One of the panners, Martine Wandango, 25, bends over her pail of water as she filters out rocks and searches for ore. “You can only survive with money, and you can only find money from gold,” says Martine, who followed her husband to the delta 15 years ago by walking 60 miles over the mountains from their remote highland village.The Aikwa river, which used to provide the Kamoro people with the staples of their existence. Image: Susan Schulman/The Guardian
“I work really hard as I want to give my children better lives, so they can go to school. But it isn’t enough, so she helps me here mining,” says Martine of her daughter, nine, who swings a gold pan in her hands. “On a good day, I can get three grammes, which I sell either to the police or [to buyers] in Timika.”
A tiny village when Freeport arrived here 40 years ago, Timika is now a boom town dotted with bars, brothels, gold-processing shops and various military personnel. Under Indonesian law, Freeport is a designated “strategic industry”, which mandates that external security for the mine, its access roads and its pipelines all be provided exclusively by Indonesia’s security forces.
Freeport never implicated
Freeport has never been implicated in any human rights abuses allegedly committed by the Indonesian military in Papua.
Freeport McMoRan, based in Phoenix, Arizona, did not respond to multiple requests for comment.
The company’s website defends its method of disposal of tailings at Grasberg, managed by PT Freeport Indonesia (PTFI), an affiliate company: “PTFI’s controlled riverine tailings management system, which has been approved by the Indonesian government, uses the unnavigable river system in the mountainous highlands near our mine to transport tailings to an engineered area in the lowlands where the tailings and other sediments are managed in a deposition area.”
A 2009 report by the company says it utilises levees to contain tailings in the deposition area, and that the tailings management programme costs Freeport McMoRan $15.5m (£12.7m) each year. According to the report, company monitoring of aquatic life in the rivers found that fish and shrimp were suitable for consumption, as regulated by Indonesian food standards, while water quality samples met Indonesian and US Environmental Protection Agency drinking water standards for dissolved metals. In a 2011 BBC report (pdf) on alleged pollution in the area surrounding Grasberg, the company says that the tailings management method was chosen because studies showed the environmental impact caused by its waste material was reversible.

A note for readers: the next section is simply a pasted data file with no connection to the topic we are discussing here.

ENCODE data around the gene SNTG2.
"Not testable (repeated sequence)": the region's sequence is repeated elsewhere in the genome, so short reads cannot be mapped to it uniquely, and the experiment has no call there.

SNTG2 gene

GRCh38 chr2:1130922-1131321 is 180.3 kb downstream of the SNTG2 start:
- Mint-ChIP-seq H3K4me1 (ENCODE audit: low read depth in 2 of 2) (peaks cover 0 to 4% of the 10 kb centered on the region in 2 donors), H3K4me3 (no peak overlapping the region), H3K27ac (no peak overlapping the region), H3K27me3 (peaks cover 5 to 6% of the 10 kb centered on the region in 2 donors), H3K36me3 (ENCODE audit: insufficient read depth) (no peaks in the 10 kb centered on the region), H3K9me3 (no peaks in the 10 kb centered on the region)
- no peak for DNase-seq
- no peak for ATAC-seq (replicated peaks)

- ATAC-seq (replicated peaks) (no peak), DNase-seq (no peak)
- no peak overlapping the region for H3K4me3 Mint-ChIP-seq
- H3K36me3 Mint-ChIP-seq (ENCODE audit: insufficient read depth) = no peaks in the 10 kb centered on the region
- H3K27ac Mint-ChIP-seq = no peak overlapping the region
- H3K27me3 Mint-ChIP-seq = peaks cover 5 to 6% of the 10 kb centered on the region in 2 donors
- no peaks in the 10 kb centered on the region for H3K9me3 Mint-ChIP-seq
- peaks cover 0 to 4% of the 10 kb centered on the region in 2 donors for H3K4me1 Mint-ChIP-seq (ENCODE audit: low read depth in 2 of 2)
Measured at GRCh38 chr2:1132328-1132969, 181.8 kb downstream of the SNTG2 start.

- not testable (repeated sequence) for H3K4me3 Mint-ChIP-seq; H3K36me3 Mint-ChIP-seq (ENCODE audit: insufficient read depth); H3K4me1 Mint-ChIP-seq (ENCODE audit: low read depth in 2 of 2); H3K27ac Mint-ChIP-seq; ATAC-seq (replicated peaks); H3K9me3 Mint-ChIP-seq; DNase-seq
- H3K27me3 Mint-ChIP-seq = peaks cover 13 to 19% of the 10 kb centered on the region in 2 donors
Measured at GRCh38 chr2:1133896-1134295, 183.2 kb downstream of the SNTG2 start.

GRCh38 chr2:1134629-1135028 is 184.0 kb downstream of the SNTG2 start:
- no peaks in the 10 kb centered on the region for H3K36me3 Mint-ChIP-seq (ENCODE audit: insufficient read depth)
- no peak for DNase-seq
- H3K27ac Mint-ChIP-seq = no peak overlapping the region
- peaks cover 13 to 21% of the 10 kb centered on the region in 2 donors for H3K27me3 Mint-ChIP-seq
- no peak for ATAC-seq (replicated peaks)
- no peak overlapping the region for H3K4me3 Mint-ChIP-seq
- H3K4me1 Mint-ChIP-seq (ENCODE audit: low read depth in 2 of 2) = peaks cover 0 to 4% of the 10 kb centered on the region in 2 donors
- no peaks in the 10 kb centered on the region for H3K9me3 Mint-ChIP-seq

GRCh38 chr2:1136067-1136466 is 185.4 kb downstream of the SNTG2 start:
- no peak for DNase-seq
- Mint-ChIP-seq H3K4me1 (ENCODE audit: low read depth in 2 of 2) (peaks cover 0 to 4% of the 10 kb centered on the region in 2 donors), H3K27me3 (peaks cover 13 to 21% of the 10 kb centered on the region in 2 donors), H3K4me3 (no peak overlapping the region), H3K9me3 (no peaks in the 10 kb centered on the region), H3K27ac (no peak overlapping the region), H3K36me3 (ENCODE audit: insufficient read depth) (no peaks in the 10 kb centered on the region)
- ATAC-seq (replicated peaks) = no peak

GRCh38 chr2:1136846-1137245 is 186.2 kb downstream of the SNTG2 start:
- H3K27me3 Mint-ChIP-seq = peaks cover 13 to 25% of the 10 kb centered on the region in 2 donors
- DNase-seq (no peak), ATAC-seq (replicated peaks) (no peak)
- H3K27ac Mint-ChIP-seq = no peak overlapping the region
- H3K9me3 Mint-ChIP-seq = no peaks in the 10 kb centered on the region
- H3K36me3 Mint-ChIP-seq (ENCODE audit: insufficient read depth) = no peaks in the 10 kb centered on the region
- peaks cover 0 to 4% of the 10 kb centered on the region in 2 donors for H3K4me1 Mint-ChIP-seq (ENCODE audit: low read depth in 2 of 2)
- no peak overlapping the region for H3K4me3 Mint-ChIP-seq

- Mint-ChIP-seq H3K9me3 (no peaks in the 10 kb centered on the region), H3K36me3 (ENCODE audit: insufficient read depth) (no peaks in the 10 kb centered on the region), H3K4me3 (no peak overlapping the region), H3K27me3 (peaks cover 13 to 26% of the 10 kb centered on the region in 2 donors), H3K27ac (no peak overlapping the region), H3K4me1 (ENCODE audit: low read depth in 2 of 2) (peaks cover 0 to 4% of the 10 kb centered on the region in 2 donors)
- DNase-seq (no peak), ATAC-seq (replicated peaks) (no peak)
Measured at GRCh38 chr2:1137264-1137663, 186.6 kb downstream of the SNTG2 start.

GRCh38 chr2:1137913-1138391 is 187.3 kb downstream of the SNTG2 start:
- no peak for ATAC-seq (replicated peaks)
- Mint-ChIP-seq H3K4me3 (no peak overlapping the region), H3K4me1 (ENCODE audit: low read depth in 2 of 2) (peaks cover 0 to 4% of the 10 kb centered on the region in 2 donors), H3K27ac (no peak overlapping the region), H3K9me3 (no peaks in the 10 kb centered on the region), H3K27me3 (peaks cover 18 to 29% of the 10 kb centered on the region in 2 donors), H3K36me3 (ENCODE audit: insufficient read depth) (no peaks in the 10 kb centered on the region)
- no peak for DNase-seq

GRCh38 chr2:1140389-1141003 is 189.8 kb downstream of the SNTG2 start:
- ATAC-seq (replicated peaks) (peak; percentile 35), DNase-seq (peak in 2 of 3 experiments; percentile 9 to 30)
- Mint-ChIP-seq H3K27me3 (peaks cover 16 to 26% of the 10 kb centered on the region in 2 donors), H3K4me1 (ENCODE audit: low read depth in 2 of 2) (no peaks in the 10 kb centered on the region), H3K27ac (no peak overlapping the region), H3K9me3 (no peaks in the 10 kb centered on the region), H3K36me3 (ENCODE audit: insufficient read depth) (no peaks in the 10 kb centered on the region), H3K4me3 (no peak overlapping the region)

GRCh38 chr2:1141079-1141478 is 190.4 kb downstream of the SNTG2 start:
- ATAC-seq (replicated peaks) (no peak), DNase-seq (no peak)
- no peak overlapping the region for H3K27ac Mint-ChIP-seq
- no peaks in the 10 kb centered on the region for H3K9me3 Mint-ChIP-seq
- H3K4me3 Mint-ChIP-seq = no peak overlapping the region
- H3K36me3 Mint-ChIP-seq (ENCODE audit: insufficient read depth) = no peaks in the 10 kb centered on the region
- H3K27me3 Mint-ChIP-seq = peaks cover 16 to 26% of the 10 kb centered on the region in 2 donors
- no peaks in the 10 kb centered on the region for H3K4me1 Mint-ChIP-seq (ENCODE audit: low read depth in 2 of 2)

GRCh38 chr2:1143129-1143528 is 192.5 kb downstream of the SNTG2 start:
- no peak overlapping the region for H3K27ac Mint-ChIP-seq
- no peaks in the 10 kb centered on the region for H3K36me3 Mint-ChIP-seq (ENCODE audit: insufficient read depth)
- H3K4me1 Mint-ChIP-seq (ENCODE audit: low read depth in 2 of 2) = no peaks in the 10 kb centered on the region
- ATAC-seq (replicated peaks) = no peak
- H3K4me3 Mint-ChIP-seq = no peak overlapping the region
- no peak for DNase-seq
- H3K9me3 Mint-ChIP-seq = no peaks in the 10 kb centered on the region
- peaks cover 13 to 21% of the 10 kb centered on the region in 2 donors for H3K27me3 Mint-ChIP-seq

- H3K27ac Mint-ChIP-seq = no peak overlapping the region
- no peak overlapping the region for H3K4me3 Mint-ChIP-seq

Elsewhere on its website, the company says: “We are committed to respecting human rights. Our human rights policy requires us (and our contractors) to conduct business in a manner consistent with the Universal Declaration of Human Rights, and to align our human rights due diligence practices with the United Nations Guiding Principles on Business and Human Rights (UN Guiding Principles).”
The company also emphasises its work with indigenous people in West Papua. A 2015 Freeport McRoRan report on working towards sustainable development said: “PTFI has engaged with indigenous Papuan tribes for decades, including through numerous formal agreements to promote workforce skills training, health, education and basic infrastructure development … In 2015, PTFI continued to evaluate the effectiveness of alternate options for Kamoro community members whose estuary transport routes are impacted by sedimentation associated with the controlled riverine tailings management system. Provision of smaller sized boats, in addition to 50 passenger vessels, for route flexibility as well as additional local economic development programmes were identified as additional mitigation measures during the year.”